Triangle Of Sadness–Ruben Ostlund’s divisive Palme d’Or winning dark comedy tells the story of two models, Carl and Yaya, who may have started dating but are still working out the rules of their relationship.  When the duo get invited to promote a cruise filled with rich people on social media, the extreme social divisions that mark the relationships between passengers and crew soon make themselves felt.  But those divisions suffer a sudden change after a disaster befalls the ship.

March 6

Mel Brooks’ History Of The World Part II–After a 40-year wait, comedy director Mel Brooks’ sequel to his “History Of The World Part I” escapes development hell and arrives as a streaming mini-series.  And Brooks’ comic world history revue will come to life thanks to a cast that includes Nick Kroll, Wanda Sykes, Ike Barenholtz, Quinta Brunson, Kumail Nanjiani, Jack Black, Pamela Adlon, and lots more.  There won’t be any “Hitler On Ice” sequences, but you can expect sketches poking fun at the Crucifixion, the Civil War, and the Russian Revolution. 

March 10

The New York Times Presents: Sin Eater–This documentary mini-series debuts on Hulu in March tells the story of Hollywood P.I. Anthony Pellicano.  Back in the 1990s, the man known as Hollywood’s dirtiest private investigator was the person the rich and powerful hired to ensure the problems created by their bad behavior went away.  Any tactic was fair game to help Pellicano get the job done, regardless of its negative effects on problem makers’ lives.  Eventually, Pellicano got arrested and imprisoned while his rich clients got away relatively scot free.  Now the former detective is talking, and the filmmakers have receipts including previously unaired audio recordings of well-known Hollywood stars and power brokers. 

UnPrisoned Season 1–Kerry Washington acts as executive producer and star for this new comedy series.  Paige (Washington) is a relationship therapist and single mom to son Finn.  But her life routine gets upended when her father Edwin (Delroy Lindo) shows up on her doorstep.  The older man has finished serving a 17-year prison sentence and wants to live with her and Finn.  Since she was a child, Paige has gotten used to not having Edwin around thanks to his being a criminal recidivist.  But this time, Edwin wants to make a real go of staying on the outside and being there for his family.  The therapist eventually agrees, but will she regret her decision?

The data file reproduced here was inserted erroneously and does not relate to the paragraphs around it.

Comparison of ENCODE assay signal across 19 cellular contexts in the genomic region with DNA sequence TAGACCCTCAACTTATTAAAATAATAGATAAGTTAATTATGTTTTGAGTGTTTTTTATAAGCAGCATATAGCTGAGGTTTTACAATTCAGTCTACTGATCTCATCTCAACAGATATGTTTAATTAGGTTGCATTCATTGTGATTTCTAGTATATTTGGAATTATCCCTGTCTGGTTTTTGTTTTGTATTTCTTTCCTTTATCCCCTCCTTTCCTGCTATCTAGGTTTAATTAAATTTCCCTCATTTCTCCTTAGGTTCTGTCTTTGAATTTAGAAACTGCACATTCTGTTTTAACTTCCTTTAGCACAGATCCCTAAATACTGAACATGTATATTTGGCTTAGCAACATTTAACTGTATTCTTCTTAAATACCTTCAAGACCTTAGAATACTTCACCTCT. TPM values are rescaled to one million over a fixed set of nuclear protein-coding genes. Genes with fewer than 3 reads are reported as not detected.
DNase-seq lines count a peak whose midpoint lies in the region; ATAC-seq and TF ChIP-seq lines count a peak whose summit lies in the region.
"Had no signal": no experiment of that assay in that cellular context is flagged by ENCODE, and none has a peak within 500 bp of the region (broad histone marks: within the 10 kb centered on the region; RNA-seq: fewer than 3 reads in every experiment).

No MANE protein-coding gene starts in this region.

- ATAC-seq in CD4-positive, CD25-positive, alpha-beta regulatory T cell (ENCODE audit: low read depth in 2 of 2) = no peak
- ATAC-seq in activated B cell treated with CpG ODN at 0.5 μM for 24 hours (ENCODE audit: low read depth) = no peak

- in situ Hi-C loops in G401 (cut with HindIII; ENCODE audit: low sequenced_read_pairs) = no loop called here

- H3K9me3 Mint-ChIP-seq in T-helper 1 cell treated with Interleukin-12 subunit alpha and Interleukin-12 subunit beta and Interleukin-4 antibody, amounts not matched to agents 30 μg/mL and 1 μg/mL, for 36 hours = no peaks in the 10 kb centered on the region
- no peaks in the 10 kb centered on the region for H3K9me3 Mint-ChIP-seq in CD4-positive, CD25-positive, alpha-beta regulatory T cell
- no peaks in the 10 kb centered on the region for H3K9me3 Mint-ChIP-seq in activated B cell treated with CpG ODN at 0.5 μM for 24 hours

Watcher–Julia (Maika Monroe, “It Follows”) is an actress who’s just moved to Bucharest with her marketing executive husband.  Because her husband’s caught up with his job and she can’t speak Romanian, all she can do in the new city is just watch and observe.  Piling onto the actress’ unease is the news that a serial killer is stalking Bucharest. Could the unknown man constantly looking at Julia through the window be the killer?  For that matter, is Julia truly being stalked or has her social isolation and growing paranoia gotten the better of her?

UnPrisoned is a comedy coming to Hulu in March

March 15

Flux Gourmet–-Director Peter Strickland’s (“The Duke Of Burgundy,” “In Fabric”) newest bit of cinematic weirdness takes viewers to the Sonic Catering Institute.  This art organization is dedicated to the artful extraction of sounds from various foods.  Journalist Stones has been hired by the Institute to follow and document Elle di Elle’s avant garde culinary collective during their residency at the Institute.  However, the job is complicated by Elle’s penchant for stubbornly butting heads with people and Stones’ preoccupation with worrying about publicly letting loose with a very malodorous fart.

In The Fade–Diane Kruger won a Best Actress award at Cannes for her lead performance in Fatih Akin’s contemporary drama.  Katja Sekerci’s (Kruger) happy life with her Kurdish husband and her son in Hamburg’s Turkish quarter gets shattered thanks to a nail bomb attack that takes both of her loved ones’ lives.  The perpetrators turn out to be a young married neo-Nazi couple.  However, the legal system’s failure to convict the couple breaks Katja…until she decides to do whatever it takes to obtain some measure of justice for her loss.

March 16

Official Competition–Auteurist director Lola Cuevas (Penelope Cruz) has been hired by wealthy Humberto Suarez to direct a film adaptation of a critically acclaimed literary work which the rich man has never read but is interested in using to establish his legacy.  To make the film, Cuevas brings in actors Felix Rivero (Antonio Banderas) and Ivan Torres (Oscar Martinez) to play the lead characters.  However, Rivero and Torres quickly annoy each other with their individual actors’ neuroses.  Cuevas doesn’t help matters with her mind games with her lead actors.  Those games seem more about her exercising power over her actors instead of getting at the script’s truths.  Will a film actually get made?

March 17